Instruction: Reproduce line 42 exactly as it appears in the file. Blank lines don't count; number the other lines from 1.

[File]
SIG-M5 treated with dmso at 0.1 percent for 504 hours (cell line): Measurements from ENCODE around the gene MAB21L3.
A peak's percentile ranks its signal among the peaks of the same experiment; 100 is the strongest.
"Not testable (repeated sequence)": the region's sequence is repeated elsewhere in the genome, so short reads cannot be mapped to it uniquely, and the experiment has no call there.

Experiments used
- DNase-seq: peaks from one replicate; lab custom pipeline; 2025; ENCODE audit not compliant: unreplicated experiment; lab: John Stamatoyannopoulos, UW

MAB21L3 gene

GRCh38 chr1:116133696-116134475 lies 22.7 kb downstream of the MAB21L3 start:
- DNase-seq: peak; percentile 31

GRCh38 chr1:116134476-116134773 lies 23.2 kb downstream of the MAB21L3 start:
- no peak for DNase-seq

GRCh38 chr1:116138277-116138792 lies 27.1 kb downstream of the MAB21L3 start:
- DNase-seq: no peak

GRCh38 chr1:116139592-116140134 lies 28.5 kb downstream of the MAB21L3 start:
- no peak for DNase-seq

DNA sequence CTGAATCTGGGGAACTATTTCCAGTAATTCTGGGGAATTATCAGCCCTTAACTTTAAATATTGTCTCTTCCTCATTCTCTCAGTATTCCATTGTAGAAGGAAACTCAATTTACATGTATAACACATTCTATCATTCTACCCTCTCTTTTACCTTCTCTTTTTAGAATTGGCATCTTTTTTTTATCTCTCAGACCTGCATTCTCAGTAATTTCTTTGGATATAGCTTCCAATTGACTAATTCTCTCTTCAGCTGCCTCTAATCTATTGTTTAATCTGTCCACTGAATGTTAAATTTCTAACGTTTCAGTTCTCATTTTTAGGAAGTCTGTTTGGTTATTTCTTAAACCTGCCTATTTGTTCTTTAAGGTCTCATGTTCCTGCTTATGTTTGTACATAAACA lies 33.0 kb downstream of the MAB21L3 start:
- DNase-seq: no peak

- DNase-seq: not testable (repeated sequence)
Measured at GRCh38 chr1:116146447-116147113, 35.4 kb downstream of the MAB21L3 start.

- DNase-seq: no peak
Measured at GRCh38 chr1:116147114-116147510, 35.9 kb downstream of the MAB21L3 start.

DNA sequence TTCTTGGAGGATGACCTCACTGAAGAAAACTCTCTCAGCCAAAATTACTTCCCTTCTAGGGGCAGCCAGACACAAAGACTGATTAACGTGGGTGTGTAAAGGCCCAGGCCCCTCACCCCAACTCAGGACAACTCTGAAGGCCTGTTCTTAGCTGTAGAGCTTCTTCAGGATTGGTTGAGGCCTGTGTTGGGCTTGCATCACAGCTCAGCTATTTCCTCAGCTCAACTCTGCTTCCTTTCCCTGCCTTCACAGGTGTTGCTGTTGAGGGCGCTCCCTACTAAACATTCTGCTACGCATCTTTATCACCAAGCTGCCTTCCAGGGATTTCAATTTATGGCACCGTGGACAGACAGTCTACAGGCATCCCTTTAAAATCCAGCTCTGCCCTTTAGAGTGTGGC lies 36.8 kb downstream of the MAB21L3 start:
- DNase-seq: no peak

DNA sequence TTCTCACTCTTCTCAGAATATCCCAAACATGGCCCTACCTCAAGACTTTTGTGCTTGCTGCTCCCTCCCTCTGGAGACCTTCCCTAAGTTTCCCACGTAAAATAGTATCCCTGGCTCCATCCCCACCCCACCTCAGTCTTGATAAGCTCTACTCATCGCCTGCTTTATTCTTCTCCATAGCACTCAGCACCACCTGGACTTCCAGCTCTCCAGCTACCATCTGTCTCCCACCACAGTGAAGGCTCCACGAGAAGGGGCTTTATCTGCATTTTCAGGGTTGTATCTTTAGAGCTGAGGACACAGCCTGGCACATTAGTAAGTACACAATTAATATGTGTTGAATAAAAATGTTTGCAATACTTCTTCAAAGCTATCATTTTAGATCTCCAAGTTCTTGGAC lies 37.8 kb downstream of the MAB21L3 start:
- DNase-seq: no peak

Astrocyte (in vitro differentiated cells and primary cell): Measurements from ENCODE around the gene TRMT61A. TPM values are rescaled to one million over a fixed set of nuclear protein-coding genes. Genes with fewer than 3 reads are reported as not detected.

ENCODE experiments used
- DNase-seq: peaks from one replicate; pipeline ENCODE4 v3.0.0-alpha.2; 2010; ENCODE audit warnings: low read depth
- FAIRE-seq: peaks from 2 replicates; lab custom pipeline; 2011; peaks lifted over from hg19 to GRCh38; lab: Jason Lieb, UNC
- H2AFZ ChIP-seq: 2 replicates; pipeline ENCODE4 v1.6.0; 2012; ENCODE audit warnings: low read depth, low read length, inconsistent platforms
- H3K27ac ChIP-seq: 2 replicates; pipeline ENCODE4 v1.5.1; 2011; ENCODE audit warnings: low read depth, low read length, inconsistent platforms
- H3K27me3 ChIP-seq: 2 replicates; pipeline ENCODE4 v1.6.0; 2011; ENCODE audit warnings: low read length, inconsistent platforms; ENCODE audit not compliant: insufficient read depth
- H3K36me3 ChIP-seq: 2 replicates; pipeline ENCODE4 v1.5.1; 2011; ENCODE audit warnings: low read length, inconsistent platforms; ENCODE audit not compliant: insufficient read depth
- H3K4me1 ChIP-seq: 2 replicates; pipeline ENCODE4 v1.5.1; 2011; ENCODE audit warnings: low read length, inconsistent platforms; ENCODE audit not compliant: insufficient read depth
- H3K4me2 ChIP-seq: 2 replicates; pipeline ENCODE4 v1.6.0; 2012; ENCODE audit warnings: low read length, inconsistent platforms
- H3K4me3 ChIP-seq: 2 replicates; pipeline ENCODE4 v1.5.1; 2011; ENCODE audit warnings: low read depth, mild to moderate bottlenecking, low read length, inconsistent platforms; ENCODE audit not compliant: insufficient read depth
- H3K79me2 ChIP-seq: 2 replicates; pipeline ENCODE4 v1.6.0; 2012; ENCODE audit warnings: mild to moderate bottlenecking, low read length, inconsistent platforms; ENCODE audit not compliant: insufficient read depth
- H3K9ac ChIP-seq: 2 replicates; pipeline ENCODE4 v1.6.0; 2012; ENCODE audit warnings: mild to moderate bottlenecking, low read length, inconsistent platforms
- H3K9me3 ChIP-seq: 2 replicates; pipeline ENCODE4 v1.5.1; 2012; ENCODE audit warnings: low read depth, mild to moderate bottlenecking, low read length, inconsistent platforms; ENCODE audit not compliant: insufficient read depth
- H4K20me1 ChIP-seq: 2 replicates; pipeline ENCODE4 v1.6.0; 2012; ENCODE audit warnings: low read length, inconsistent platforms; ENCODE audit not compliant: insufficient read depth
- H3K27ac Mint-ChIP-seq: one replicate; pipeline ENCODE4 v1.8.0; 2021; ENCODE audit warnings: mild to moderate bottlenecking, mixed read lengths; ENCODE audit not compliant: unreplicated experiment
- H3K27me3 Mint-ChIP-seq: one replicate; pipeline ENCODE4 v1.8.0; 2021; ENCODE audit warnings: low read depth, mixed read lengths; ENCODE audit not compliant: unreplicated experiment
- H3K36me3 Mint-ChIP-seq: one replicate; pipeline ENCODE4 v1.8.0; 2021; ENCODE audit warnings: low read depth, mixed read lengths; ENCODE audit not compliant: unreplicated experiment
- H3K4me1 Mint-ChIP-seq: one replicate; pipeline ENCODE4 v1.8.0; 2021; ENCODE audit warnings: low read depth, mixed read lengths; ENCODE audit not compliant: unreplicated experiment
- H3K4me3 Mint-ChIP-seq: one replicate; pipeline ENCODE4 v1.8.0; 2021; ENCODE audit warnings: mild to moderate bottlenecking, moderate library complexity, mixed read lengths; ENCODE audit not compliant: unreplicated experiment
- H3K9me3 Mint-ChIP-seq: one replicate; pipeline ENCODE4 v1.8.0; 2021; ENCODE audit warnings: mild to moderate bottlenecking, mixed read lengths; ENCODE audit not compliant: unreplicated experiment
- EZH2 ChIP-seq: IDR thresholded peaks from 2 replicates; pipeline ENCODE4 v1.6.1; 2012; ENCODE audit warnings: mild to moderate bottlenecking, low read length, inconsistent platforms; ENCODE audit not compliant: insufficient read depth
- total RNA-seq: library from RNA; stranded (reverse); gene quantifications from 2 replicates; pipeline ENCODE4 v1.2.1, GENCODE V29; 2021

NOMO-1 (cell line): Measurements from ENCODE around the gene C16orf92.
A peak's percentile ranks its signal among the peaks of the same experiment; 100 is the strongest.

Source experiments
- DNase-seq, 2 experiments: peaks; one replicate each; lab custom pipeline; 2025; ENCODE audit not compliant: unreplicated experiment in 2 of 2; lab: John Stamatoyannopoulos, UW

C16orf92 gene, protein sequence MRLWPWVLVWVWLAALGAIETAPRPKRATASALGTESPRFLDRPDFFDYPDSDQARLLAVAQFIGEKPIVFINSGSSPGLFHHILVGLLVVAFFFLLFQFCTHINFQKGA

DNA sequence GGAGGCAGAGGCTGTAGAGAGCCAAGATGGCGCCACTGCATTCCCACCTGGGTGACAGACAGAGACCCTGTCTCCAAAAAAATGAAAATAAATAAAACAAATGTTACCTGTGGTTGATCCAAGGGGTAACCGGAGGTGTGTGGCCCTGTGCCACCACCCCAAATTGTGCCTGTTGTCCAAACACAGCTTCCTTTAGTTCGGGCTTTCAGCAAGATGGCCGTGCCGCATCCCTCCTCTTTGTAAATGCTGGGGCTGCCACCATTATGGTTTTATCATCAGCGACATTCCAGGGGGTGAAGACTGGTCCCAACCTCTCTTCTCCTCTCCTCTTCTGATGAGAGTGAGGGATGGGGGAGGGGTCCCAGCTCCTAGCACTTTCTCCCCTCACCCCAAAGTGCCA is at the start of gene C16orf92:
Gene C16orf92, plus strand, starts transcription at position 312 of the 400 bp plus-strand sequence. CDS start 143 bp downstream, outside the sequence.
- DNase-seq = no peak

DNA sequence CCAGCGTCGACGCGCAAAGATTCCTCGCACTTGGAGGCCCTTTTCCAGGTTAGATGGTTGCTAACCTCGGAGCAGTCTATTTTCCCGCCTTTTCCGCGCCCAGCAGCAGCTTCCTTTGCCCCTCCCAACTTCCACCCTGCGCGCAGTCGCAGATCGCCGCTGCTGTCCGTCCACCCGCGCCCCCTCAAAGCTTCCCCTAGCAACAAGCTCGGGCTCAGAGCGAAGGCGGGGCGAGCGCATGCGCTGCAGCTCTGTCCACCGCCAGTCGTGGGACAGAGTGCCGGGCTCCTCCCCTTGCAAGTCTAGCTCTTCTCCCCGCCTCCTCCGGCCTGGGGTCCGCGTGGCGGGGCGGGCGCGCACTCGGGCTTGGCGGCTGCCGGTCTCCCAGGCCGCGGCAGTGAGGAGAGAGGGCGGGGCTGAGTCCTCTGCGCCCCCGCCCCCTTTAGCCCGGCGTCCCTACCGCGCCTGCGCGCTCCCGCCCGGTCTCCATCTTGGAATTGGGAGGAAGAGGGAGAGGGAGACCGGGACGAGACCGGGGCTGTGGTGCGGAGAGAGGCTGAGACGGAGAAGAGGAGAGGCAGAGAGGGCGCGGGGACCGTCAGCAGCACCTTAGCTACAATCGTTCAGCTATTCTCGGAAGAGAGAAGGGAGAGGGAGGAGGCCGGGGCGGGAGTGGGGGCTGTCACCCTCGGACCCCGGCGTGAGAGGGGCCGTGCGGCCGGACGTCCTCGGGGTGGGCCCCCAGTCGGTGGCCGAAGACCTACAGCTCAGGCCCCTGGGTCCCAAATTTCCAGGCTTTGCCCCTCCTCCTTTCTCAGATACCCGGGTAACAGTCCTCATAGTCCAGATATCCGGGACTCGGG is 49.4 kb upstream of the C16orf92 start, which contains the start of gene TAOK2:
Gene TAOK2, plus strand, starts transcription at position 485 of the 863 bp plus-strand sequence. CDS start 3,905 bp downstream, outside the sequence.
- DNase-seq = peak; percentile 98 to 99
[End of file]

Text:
- H3K36me3 Mint-ChIP-seq: one replicate; pipeline ENCODE4 v1.8.0; 2021; ENCODE audit warnings: low read depth, mixed read lengths; ENCODE audit not compliant: unreplicated experiment